Boston has agreed to pay $2.1 million in legal fees and other expenses after the U.S. Supreme Court ruled against the city for refusing to allow a Christian flag to fly outside City Hall.
The settlement included an agreement to pay Harold Shurtleff and his Camp Constitution non-profit for legal costs incurred during the dispute.
“We are pleased that after five years of litigation and a unanimous victory at the U.S. Supreme Court, we joined with Hal Shurtleff to finally let freedom fly in Boston, the Cradle of Liberty,” Liberty Counsel Chairman Mat Staver, whose organization represented Shurtleff, said in a statement.
“The Christian flag case has established significant precedent, including the overturning of the 1971 ‘Lemon Test,’ which Justice [Antonin] Scalia once described as a ‘ghoul in a late night horror movie.’ The case of Shurtleff v. City of Boston finally buried this ghoul that haunted the First Amendment for 51 years,” he added.
The city’s policy stated that the flagpole was open to all organizations. Between 2005-2017, the city approved 284 flag raisings with no denials. However, in 2017, Shurtleff’s group was denied its request to fly the flag on Constitution Day and Citizenship Day because it was a Christian flag.
The case was lost in four lower court cases before the Supreme Court accepted it. Justices ruled 9-0 in May that the denial was unconstitutional under the First Amendment Speech Clause.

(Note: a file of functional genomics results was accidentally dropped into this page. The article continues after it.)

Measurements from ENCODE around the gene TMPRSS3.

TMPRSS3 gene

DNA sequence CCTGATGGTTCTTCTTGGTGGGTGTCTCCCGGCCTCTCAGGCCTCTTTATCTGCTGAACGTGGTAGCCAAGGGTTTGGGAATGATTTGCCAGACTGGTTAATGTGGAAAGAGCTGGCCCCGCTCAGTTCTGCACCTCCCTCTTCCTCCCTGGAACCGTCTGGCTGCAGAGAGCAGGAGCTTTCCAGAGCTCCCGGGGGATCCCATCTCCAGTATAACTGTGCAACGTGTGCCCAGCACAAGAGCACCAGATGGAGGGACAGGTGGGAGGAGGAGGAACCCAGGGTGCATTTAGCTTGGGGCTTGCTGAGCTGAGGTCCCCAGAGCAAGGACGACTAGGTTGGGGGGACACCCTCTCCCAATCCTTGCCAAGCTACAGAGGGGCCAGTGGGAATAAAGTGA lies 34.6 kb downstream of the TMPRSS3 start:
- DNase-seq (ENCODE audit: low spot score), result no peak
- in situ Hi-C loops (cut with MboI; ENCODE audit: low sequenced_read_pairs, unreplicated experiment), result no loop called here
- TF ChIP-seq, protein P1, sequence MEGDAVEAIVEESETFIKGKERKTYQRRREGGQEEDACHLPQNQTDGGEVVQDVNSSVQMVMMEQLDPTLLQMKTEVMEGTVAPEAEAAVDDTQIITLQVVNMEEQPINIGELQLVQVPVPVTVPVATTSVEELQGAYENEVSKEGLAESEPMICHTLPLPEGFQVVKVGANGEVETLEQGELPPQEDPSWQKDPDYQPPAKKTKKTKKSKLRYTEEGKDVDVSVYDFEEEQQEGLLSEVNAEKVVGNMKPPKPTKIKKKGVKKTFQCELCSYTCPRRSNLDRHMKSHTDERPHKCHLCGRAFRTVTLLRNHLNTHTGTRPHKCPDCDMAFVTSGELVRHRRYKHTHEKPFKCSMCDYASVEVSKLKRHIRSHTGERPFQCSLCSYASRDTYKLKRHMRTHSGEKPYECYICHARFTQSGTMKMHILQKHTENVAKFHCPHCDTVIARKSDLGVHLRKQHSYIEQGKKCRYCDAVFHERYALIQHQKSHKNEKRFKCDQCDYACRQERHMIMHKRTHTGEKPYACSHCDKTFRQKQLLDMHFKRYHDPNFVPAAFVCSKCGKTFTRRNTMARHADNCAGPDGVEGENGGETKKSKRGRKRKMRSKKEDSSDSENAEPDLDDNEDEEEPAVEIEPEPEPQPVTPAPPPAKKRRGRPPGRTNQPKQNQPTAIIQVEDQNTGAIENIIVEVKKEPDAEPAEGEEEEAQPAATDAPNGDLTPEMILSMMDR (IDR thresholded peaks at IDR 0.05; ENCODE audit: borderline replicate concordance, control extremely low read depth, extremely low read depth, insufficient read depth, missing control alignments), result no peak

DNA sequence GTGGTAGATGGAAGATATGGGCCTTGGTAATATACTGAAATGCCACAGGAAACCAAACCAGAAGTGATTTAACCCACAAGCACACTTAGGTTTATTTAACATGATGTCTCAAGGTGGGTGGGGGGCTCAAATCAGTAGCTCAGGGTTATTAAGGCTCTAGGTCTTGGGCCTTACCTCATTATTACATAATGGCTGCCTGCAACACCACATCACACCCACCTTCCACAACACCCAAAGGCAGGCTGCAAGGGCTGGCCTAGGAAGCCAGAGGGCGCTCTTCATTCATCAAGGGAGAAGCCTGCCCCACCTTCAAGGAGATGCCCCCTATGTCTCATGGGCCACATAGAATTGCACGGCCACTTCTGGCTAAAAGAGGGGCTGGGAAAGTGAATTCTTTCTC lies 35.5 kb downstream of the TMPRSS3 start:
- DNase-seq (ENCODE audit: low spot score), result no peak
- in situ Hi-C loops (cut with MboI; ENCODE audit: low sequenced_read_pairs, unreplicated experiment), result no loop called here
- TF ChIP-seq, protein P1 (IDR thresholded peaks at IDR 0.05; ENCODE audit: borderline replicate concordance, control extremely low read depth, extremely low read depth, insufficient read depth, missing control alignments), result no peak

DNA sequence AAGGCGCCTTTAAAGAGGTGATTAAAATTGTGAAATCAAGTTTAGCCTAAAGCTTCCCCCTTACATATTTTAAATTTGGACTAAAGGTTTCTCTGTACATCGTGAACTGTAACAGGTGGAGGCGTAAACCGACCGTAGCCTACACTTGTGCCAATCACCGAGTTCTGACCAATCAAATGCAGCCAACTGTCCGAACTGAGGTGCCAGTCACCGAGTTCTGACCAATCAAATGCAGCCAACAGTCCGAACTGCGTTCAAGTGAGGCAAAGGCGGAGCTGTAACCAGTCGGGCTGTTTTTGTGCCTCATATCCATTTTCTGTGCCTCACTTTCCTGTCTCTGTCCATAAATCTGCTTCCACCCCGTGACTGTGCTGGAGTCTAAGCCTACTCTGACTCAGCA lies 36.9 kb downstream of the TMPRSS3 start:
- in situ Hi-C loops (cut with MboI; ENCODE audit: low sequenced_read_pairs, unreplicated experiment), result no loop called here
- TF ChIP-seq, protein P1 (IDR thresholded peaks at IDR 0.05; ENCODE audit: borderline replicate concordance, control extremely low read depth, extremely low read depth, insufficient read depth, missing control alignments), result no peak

The Christian flag was finally flown briefly on the Boston City Hall flagpole on August 3.
“I do want to give the glory to God because God’s hand was in this from the very beginning,” Shurtleff said at the flag-raising ceremony.
“We have a great Constitution and a wonderful First Amendment, but just like when it comes to muscle, if you don’t use it, then you get weak. When I got the rejection email from the city and it said ‘separation of church and state,’ I knew we had a case,” he added.
As The Daily Wire previously reported, the city of Boston is reportedly working on a policy that could soon give the local government more power in deciding which flags are approved at City Hall. The Boston Herald reported in August that the city expects to propose a change to its flag policies following the Supreme Court’s verdict.
CBS News Boston reported that the proposal would push for any group that wants to fly a flag on City Hall Plaza will “now need either a proclamation from the mayor or a resolution from the council.”